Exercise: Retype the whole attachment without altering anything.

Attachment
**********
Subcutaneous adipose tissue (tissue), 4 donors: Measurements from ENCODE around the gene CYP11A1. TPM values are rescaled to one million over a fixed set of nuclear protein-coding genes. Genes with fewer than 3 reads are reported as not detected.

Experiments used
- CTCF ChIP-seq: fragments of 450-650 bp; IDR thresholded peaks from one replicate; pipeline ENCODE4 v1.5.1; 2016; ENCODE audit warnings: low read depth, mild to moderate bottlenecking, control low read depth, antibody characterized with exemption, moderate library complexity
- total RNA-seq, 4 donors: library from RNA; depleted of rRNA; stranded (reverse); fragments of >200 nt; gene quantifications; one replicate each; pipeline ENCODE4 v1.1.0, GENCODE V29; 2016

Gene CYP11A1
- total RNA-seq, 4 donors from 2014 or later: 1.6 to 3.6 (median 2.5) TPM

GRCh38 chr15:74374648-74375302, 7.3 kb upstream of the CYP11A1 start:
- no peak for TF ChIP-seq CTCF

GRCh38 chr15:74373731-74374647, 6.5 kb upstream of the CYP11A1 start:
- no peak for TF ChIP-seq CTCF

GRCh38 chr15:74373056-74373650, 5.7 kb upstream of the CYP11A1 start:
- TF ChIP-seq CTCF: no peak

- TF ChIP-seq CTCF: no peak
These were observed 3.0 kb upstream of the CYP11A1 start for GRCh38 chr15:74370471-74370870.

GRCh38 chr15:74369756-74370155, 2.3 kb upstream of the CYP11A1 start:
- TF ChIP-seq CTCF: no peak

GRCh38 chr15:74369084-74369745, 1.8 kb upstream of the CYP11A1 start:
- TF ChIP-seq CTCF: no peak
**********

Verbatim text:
Subcutaneous adipose tissue (tissue), 4 donors: Measurements from ENCODE around the gene CYP11A1. TPM values are rescaled to one million over a fixed set of nuclear protein-coding genes. Genes with fewer than 3 reads are reported as not detected.

Experiments used
- CTCF ChIP-seq: fragments of 450-650 bp; IDR thresholded peaks from one replicate; pipeline ENCODE4 v1.5.1; 2016; ENCODE audit warnings: low read depth, mild to moderate bottlenecking, control low read depth, antibody characterized with exemption, moderate library complexity
- total RNA-seq, 4 donors: library from RNA; depleted of rRNA; stranded (reverse); fragments of >200 nt; gene quantifications; one replicate each; pipeline ENCODE4 v1.1.0, GENCODE V29; 2016

Gene CYP11A1
- total RNA-seq, 4 donors from 2014 or later: 1.6 to 3.6 (median 2.5) TPM

GRCh38 chr15:74374648-74375302, 7.3 kb upstream of the CYP11A1 start:
- no peak for TF ChIP-seq CTCF

GRCh38 chr15:74373731-74374647, 6.5 kb upstream of the CYP11A1 start:
- no peak for TF ChIP-seq CTCF

GRCh38 chr15:74373056-74373650, 5.7 kb upstream of the CYP11A1 start:
- TF ChIP-seq CTCF: no peak

- TF ChIP-seq CTCF: no peak
These were observed 3.0 kb upstream of the CYP11A1 start for GRCh38 chr15:74370471-74370870.

GRCh38 chr15:74369756-74370155, 2.3 kb upstream of the CYP11A1 start:
- TF ChIP-seq CTCF: no peak

GRCh38 chr15:74369084-74369745, 1.8 kb upstream of the CYP11A1 start:
- TF ChIP-seq CTCF: no peak